As in every presidential election, taxes were a huge issue for voters this year. With the election over, Congress is facing some serious questions about how they will handle the pending “fiscal cliff” at the end of this year, when planned spending cuts kick in and Bush-era tax cuts expire. What does it all mean to small-business owners?
The latest Hartford 2012 Small Business Success Study offers some insights into what small-business owners might do if their taxes rise. Many of the steps they plan to take are more of the same things they’ve been doing to deal with economic uncertainty.
Expecting Higher Taxes
Although the poll was conducted before the presidential election, some 77 percent of small-business owners who were polled thought their taxes were likely to increase. If taxes rise further, the majority (66 percent) of small-business owners plan to deal with it by passing the added costs on to their customers. More than half (58 percent) will postpone plans to expand their businesses, 55 percent will cut back on personal investments in their companies and 54 percent will institute a hiring freeze. Just 28 percent plan to cut back on existing staff.
Already, small-business owners report they’ve been taking similar steps to survive in an unsteady economy and to prepare for the unknown ahead. Some 80 percent are cutting business costs. Of those, 68 percent report taking less money out of their companies, 57 percent say they’re cutting back on expansion investments, 52 percent are cutting back on their own salaries or other compensation and 50 percent are hiring less.
On the Upside
While small-business owners in the Hartford study cited “slow economic growth” as their biggest concern, you could actually argue that the uncertain economy has benefited small businesses in some ways. Some 76 percent say the economy is prompting them to build stronger relationships with clients; 69 percent are hunting for new business; and 65 percent are fine-tuning their business strategy. These are all positive actions and sometimes it takes tough times to inspire us to do things that we don’t do when times are good.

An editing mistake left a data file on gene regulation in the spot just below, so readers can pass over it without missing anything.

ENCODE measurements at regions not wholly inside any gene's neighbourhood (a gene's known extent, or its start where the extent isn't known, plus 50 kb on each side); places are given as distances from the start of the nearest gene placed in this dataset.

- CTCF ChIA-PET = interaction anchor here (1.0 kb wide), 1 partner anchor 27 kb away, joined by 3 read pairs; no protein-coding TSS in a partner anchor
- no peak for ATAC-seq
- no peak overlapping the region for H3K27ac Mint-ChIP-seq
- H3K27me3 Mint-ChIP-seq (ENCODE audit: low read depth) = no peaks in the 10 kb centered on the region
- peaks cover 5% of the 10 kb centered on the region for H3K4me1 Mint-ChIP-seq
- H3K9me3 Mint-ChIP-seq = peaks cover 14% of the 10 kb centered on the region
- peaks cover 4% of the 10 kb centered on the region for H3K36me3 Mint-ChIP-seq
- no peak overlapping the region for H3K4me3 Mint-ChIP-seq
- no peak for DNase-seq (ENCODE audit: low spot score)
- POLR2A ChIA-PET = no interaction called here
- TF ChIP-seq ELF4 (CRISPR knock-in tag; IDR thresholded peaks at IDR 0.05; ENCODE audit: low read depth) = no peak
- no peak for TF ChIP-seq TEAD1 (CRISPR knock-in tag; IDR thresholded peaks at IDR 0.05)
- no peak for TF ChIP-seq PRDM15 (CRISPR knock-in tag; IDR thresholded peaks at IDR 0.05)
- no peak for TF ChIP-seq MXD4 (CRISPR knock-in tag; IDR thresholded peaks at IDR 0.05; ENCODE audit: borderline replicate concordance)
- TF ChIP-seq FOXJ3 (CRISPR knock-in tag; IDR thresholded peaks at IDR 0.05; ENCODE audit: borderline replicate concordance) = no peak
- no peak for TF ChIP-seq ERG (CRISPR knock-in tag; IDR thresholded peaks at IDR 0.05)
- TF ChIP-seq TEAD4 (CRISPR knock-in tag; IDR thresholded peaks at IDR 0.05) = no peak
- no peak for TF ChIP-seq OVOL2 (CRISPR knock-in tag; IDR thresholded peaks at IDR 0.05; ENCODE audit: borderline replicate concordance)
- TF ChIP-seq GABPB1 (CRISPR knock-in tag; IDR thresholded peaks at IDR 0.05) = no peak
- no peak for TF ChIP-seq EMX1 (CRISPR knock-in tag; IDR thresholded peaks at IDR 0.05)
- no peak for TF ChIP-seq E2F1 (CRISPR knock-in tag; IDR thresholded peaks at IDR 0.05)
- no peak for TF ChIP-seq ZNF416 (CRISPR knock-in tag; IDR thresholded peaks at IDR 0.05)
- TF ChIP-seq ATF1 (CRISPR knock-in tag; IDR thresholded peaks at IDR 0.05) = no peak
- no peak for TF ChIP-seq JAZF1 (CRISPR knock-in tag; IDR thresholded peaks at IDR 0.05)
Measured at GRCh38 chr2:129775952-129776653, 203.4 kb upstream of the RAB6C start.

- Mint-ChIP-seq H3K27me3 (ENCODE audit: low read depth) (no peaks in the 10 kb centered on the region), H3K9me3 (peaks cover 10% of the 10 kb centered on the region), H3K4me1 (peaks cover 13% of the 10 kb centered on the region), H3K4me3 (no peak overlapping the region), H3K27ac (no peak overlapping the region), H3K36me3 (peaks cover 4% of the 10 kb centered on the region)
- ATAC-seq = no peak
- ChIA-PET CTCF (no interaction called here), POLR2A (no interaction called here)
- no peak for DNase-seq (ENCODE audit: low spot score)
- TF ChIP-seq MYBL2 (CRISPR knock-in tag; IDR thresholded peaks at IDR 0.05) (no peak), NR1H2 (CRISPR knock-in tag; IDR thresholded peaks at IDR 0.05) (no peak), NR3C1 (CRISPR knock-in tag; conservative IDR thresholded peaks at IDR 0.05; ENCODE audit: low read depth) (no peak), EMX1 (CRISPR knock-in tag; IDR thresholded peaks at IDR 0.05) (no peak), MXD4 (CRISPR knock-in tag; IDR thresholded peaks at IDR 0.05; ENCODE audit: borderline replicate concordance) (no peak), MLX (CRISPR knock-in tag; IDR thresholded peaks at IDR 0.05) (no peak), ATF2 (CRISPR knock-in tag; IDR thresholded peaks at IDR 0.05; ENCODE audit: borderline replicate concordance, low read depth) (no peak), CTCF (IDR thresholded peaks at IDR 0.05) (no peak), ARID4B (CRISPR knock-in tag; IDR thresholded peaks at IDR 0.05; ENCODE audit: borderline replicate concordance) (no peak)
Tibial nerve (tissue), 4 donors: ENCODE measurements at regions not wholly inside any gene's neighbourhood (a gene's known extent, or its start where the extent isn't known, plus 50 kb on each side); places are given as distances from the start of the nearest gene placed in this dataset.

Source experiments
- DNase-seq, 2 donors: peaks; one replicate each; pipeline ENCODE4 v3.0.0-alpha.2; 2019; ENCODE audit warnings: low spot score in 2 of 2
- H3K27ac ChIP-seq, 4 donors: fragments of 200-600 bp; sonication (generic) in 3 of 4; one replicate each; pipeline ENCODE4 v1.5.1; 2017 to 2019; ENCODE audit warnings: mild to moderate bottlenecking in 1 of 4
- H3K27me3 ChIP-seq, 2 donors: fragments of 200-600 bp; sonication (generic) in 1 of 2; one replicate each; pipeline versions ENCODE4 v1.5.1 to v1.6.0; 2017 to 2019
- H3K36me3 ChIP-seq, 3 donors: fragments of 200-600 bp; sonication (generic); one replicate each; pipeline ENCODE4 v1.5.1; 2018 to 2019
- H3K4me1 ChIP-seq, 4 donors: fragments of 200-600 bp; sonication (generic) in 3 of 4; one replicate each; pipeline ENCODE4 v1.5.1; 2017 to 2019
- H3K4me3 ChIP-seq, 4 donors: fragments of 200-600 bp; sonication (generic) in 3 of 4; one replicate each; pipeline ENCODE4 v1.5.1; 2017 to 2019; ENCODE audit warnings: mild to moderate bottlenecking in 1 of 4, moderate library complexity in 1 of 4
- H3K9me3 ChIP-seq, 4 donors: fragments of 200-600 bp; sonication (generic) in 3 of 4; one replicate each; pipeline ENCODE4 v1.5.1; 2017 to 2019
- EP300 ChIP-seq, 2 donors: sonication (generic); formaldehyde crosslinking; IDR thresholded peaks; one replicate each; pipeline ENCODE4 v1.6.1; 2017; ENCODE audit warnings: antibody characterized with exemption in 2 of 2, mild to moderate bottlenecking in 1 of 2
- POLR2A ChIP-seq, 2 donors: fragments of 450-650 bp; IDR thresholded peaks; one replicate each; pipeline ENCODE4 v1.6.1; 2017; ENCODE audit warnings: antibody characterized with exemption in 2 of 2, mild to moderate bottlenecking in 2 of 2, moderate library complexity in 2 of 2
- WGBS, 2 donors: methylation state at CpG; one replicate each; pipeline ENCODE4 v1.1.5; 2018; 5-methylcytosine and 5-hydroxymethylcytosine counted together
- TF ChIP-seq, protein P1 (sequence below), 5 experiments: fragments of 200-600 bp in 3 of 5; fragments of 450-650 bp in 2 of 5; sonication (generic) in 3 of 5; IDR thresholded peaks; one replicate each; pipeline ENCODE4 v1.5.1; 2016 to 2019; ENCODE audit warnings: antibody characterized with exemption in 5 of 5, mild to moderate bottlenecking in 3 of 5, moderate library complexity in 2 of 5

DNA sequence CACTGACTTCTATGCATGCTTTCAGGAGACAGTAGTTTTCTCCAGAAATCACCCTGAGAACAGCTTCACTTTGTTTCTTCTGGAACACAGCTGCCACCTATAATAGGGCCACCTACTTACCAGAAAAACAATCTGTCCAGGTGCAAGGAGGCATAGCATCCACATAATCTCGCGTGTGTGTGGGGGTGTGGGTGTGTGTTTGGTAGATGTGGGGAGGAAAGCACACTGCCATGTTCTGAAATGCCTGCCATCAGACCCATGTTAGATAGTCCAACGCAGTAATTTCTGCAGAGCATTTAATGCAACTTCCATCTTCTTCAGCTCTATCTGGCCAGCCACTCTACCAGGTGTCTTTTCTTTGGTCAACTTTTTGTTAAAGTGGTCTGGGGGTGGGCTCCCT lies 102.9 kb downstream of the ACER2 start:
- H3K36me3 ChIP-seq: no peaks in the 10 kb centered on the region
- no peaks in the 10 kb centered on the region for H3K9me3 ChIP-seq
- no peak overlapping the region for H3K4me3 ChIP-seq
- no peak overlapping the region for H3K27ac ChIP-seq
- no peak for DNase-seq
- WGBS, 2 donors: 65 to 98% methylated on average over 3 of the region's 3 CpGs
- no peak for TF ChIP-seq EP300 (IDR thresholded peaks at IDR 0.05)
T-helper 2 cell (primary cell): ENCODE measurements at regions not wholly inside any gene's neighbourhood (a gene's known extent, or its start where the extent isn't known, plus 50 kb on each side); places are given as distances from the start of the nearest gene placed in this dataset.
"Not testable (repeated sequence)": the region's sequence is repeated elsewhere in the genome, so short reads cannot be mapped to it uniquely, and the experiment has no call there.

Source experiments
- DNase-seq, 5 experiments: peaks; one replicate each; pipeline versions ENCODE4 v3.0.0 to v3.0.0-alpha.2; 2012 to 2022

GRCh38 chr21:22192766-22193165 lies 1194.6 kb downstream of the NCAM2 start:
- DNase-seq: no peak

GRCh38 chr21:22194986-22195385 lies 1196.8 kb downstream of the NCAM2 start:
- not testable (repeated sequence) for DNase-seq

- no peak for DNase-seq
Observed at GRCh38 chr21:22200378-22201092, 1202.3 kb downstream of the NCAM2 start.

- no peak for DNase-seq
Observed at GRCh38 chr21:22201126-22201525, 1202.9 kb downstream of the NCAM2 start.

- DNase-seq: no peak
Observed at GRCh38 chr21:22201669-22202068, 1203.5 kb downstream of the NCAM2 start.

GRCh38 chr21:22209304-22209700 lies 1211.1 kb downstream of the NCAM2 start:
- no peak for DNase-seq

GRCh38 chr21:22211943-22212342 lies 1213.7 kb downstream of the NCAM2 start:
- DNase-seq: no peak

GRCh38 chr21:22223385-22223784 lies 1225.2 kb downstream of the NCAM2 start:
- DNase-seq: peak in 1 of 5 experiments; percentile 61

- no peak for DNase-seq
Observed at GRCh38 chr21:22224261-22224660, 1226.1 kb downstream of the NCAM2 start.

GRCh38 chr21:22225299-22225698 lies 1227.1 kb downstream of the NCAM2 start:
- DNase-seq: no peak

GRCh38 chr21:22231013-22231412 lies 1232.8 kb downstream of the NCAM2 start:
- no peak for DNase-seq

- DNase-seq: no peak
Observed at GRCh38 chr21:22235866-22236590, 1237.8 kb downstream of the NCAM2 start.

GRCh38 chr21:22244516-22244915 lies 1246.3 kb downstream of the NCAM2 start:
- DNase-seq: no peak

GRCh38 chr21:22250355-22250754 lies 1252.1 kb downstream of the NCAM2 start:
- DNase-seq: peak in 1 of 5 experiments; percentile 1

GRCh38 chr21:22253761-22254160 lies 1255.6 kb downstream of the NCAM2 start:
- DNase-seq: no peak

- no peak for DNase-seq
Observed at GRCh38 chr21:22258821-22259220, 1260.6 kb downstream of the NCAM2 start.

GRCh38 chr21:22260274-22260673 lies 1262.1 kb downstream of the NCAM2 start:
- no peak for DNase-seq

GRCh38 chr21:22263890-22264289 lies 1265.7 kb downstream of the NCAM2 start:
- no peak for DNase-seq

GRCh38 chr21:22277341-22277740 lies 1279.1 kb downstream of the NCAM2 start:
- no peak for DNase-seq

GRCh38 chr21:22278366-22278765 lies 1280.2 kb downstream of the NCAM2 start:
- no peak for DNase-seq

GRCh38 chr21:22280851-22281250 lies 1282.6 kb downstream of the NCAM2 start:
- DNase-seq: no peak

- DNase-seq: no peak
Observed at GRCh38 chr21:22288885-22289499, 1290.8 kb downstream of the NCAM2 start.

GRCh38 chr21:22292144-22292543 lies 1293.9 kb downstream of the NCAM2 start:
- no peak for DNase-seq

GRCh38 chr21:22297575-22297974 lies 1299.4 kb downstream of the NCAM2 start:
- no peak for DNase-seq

Taxes were entrepreneurs’ second-biggest concern, but ironically, the Hartford study reports that one-third of small-business owners fail to take advantage of all the tax deductions or incentives they could be claiming. Primarily, that’s because 37 percent don’t know what the deductions or incentives are or whether their businesses are eligible for them.
They say nothing is certain but death and taxes, so make the best of the breaks you can get by:
- Making sure your business’ financial record-keeping is accurate and up-to-date. It’s surprising how many otherwise sophisticated small-business owners still dump a shoebox of receipts on their accountant’s desk at tax time. Invest in accounting software—it not only simplifies record-keeping and reporting, but also lets you share data with your accountant quickly and easily so you can file your returns faster and more accurately.
- Getting professional help. Again, I’m always surprised at how many small-business owners prepare their own tax returns. Using an accountant familiar with your industry can quickly pay for itself if the person is able to spot just one or two tax breaks you didn’t know about or correct mistakes you might have made on your own.
- Don’t delegate it all. Yes, your accountant should be keeping up with the details of tax law, but make sure you, too, stay current with industry news. Your industry’s publications, associations and blogs can alert you to major tax issues that you need to know about; then you can ask your accountant to work out the details of what they might mean to you.
Staying on top of changes in tax laws can be a headache, for sure, but if you don’t do so, you could be missing out on savings that could enable you to invest in your business, hire new employees and otherwise achieve your expansion plans. Isn’t that worth a little effort?
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